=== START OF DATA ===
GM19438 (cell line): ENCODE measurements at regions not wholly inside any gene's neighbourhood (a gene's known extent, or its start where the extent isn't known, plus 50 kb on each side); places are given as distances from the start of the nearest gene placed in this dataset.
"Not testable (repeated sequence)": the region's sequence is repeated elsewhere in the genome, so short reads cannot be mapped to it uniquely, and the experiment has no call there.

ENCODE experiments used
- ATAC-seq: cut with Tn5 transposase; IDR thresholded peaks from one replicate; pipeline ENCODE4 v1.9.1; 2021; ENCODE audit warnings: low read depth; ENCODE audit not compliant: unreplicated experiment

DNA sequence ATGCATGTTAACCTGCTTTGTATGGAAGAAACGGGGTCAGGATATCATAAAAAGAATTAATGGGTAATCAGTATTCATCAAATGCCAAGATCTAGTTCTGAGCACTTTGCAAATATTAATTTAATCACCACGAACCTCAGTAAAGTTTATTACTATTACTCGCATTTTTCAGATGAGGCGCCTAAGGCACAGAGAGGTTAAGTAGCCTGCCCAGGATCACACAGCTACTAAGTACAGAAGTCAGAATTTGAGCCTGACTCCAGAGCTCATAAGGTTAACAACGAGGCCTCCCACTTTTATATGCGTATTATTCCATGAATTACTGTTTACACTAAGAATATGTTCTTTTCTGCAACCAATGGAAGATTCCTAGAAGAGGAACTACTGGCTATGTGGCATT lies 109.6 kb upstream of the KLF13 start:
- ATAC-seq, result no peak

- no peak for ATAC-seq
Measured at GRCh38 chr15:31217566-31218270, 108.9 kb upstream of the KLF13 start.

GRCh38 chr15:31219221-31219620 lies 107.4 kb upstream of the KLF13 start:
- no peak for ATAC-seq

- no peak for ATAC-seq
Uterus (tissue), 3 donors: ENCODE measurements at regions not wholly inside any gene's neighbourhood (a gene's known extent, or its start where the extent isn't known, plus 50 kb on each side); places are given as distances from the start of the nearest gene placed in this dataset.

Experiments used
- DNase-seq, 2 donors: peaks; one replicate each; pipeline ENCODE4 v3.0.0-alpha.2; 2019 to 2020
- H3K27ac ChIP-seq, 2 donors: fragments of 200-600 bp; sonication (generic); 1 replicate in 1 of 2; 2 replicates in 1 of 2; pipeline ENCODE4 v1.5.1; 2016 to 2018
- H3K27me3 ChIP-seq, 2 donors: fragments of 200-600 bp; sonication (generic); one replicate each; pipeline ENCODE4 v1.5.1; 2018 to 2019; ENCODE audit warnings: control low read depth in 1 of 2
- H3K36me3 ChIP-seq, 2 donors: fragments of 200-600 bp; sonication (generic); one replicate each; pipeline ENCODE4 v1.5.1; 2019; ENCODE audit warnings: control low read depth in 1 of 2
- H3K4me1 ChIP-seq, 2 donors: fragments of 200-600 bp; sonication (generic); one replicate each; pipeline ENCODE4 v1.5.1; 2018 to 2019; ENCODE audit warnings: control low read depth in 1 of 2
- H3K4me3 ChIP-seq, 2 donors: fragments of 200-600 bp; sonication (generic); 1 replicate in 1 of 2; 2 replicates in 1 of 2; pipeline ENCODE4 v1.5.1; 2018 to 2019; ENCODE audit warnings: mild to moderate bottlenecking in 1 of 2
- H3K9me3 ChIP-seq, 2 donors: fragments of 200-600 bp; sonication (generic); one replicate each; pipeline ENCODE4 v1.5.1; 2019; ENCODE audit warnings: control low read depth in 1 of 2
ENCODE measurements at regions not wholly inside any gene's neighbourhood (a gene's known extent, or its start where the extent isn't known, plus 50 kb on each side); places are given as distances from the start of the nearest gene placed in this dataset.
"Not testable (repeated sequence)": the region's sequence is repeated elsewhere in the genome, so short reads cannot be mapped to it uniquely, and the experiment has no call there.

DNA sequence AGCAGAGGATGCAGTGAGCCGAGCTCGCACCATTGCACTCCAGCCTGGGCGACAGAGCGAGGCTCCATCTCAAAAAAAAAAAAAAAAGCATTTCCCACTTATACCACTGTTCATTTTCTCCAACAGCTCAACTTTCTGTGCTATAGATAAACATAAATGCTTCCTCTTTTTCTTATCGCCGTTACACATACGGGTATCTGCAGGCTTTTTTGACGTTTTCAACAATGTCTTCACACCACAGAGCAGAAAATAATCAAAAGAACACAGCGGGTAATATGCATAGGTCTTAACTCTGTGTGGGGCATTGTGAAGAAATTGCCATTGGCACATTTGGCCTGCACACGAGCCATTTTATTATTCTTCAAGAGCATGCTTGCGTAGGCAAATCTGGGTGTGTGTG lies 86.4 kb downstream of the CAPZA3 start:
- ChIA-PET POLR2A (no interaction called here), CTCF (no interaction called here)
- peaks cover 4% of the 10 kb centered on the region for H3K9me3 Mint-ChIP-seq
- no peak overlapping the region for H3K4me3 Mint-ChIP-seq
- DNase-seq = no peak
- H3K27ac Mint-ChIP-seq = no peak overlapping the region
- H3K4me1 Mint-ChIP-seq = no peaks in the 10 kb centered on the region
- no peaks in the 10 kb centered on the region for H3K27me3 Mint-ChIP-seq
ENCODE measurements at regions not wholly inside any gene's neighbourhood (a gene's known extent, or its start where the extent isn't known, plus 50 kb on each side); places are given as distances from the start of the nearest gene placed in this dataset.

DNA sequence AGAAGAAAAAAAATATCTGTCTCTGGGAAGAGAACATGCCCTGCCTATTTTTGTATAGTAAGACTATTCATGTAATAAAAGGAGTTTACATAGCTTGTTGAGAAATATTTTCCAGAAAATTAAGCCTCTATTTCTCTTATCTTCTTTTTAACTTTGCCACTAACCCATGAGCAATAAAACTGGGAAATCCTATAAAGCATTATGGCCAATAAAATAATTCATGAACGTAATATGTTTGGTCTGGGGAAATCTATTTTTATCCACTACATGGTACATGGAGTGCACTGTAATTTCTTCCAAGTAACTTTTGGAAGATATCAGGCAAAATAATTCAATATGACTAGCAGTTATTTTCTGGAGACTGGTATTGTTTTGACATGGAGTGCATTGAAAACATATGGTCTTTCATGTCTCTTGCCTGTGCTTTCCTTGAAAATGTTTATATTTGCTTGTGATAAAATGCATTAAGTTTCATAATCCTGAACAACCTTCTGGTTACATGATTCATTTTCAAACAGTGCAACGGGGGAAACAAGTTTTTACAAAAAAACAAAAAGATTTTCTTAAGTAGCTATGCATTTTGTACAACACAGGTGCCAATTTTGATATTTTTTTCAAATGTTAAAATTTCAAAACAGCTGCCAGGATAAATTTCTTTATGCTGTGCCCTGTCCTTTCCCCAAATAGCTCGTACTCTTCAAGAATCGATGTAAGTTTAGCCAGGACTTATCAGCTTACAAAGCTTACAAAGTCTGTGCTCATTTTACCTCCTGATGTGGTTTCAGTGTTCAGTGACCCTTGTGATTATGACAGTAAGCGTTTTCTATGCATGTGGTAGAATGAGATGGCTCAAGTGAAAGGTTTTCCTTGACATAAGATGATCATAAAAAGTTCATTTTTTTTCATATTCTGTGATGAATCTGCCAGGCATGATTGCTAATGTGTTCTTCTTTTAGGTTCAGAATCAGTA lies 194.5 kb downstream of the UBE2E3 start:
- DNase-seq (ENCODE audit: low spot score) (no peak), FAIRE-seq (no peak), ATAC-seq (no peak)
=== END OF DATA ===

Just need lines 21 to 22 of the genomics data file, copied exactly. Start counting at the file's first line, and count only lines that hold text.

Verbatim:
ENCODE measurements at regions not wholly inside any gene's neighbourhood (a gene's known extent, or its start where the extent isn't known, plus 50 kb on each side); places are given as distances from the start of the nearest gene placed in this dataset.
"Not testable (repeated sequence)": the region's sequence is repeated elsewhere in the genome, so short reads cannot be mapped to it uniquely, and the experiment has no call there.